I just want to share my “gut thoughts” on investing (and especially in regards to investing in a MIC) … First off, we all know there are plenty of investment products in the market and all have their pros and cons. I like MICs because I understand how they work (and I like the returns they provide to investors). Some of the cons that FrugalTrader speaks of are only cons if the MIC is managed poorly… I’d say that “managed poorly” pertains not just to a MIC but to public and private companies in any market. I say, do your research on whatever product/vehicle/stock/company/fund/you_name_it you’re considering and get the real goods. If you’re considering a MIC, talk to the men and women that are running it and like Rory says, walk if you don’t like what you’re hearing. I know when it comes to “big” investment products there isn’t really anyone to talk to (that REALLY knows the details).

I think I’m already getting long winded so I’ll keep checking back and perhaps chime in with more of my thoughts and comments later.

What I don’t like about REITs is that the share price rides with the real estate market and the stock market, and can be quite a roller-coaster. High liquidity is an advantage only if you can sell at any time without capital loss.

REITs don’t always yield more than MICs. Before the crash from 2007 to 2008, few REITs had a yield of 8%. Also, you have to pay commission to buy REIT shares, but not to buy MIC shares unless within a registered account. MICs don’t pay advisors.

I invested in REITs through real estate mutual funds. I got out at the top near the end of February 2007, and never looked back. For the past year, I have invested in a MIC that pays 8% with no volatility, and I’m happy with it.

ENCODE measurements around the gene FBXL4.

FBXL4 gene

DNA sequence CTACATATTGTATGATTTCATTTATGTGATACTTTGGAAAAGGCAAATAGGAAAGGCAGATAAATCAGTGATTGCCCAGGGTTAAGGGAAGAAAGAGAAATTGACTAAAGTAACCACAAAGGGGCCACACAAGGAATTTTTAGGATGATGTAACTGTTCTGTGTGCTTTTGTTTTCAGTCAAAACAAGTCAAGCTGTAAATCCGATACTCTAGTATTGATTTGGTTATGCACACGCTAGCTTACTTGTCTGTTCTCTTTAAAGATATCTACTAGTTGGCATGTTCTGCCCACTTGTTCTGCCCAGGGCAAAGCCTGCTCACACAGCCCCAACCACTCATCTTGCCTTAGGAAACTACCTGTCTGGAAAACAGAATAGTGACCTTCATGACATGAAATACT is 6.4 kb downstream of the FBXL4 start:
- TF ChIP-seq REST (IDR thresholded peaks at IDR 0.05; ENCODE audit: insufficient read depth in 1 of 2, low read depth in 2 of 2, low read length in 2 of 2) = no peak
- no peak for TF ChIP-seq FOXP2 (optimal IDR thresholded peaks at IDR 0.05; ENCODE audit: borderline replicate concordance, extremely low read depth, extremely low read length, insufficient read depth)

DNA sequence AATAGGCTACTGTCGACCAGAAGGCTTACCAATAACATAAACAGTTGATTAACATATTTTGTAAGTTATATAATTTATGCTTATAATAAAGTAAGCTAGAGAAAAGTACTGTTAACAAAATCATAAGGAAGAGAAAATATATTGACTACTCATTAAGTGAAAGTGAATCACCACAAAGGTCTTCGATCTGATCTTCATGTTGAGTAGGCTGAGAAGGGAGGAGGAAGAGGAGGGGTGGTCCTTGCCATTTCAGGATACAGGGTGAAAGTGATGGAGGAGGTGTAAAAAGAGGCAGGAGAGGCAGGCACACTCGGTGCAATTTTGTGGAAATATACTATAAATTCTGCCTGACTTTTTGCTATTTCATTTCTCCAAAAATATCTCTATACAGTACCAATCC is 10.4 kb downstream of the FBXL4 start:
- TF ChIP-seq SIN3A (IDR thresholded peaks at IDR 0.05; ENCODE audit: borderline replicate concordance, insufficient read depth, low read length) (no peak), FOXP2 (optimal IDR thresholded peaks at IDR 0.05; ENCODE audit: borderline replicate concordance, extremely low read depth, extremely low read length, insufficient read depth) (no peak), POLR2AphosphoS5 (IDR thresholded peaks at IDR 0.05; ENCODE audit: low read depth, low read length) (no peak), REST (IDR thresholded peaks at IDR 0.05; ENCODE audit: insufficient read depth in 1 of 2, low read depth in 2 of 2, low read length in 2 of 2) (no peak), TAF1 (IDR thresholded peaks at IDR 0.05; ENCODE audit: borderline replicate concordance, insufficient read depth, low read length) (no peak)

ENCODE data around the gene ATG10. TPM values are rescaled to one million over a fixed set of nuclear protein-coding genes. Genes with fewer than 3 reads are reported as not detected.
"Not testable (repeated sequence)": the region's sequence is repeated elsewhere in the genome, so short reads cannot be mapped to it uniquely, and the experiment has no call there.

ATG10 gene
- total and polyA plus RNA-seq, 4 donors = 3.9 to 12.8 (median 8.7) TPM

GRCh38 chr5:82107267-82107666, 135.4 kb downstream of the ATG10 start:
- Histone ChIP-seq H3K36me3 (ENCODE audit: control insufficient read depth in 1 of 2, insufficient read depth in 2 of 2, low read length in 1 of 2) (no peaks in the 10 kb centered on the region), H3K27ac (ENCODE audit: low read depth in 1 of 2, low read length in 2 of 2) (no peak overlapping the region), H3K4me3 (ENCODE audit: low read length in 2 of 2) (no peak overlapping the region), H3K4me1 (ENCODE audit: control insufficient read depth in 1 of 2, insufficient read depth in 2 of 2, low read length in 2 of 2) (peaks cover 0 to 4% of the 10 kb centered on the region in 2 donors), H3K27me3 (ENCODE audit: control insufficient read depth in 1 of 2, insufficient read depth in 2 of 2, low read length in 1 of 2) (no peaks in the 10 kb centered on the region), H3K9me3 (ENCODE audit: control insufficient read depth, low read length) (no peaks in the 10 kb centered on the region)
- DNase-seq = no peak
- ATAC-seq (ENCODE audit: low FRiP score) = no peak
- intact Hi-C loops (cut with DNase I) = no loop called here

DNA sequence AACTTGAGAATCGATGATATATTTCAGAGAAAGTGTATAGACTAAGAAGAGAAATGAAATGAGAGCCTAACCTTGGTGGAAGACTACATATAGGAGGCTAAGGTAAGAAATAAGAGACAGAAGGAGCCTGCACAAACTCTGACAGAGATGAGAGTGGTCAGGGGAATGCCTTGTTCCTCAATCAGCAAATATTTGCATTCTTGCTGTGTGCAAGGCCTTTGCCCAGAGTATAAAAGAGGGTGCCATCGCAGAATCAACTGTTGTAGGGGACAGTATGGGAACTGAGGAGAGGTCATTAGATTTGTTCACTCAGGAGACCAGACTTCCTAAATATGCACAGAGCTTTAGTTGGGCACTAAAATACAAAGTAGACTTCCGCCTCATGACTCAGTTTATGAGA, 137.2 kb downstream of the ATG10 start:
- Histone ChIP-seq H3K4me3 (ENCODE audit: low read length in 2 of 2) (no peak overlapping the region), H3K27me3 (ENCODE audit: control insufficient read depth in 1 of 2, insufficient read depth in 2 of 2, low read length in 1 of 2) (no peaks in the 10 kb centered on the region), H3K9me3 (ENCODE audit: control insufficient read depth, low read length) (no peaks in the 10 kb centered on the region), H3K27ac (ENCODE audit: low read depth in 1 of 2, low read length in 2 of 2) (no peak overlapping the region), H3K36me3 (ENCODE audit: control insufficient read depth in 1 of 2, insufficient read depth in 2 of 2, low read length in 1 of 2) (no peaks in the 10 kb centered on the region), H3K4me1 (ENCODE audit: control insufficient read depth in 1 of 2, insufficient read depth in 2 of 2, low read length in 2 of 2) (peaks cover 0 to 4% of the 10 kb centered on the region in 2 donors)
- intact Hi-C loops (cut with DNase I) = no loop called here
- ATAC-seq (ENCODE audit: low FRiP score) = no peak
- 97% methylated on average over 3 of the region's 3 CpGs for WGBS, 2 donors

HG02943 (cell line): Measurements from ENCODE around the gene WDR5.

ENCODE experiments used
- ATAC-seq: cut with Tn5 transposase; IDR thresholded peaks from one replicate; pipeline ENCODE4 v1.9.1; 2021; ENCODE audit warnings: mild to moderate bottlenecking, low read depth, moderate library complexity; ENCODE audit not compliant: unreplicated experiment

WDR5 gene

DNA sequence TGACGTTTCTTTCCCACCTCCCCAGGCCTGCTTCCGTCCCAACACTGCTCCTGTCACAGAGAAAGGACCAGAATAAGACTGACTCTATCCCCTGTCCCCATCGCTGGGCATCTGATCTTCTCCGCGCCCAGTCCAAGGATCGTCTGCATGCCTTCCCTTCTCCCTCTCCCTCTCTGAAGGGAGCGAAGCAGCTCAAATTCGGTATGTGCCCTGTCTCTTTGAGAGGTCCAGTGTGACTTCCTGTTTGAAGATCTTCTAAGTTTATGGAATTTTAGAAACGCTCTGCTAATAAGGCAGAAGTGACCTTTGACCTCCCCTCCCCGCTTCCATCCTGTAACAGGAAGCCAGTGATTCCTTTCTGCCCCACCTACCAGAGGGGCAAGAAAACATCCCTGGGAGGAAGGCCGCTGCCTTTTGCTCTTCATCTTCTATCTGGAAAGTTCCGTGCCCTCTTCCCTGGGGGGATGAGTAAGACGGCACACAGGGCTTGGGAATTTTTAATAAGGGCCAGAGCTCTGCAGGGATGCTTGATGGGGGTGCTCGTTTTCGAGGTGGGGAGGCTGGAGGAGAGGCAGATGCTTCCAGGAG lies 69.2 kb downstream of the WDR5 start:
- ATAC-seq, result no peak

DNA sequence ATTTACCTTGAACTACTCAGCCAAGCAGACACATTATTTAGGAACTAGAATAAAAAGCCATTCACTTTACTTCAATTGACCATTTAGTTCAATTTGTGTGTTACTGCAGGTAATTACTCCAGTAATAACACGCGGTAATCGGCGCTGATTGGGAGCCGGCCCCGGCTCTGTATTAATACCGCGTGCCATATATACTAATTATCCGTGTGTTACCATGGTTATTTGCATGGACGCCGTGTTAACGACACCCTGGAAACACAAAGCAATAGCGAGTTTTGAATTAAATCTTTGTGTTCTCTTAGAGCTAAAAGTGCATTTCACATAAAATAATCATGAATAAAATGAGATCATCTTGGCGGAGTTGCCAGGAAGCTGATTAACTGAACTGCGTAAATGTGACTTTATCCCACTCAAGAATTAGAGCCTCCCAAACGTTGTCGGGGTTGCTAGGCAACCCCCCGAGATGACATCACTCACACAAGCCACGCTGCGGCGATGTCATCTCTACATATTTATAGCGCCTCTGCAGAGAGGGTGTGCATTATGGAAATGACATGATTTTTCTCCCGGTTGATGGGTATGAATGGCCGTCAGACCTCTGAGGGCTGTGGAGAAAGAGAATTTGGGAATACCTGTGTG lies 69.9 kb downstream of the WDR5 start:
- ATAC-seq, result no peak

Maddog – your comments are true about Public REITs, but not true about Private REITs – you don’t experience the volatility of the stock markets with Private REITs

Distribution wise, the distributions from a MIC are deemed to be 100% interest income. with both Public REITs and Private REITs, you will find that the composition of their distributions are Return of Capital (ROC), Interest Income and Capital gains – composition varies by company – I work for a company where the composition is 100% ROC – many people are under the understanding that ROC means that they are getting a portion of their capital back. Not true when it comes to REITs. Its is an accounting strategy that allows the company to convert interest income into ROC. When comparing distributions, you need to look at what your after tax return is (i.e. MIC vs. REIT)

If I can offer you a REIT with a 9.25% yield and where the distribution is 100% ROC, would you be interested?

If the share price is fixed, I would be interested.

yes share price is fixed at $1.00 per unit – this is a term investment and you get your principal back at the end of the term, plus the monthly income.

Aniz Vasanji, don’t you have a website for your MIC?

Hi Jordan,

Just to clarify, this isn’t a MIC – its a term investment, the underlying asset is a REIT – here’s a link to the information on it http://www.league.ca/pdf/IPUnit-highights-booklet.pdf – note that the rates will be changing on or about June 9th or 10th so the brochure will be updated so anyone interested can contact me for the new rates (one of the new rates will be a 5yr term @ 9.25%)

By the way – would your name happen to be Jordan Frenkol?

I forgot to mention – at the back of the brochure there is a page called Notice of Interest – anyone sending this in, just write my name on there and then I can send you more info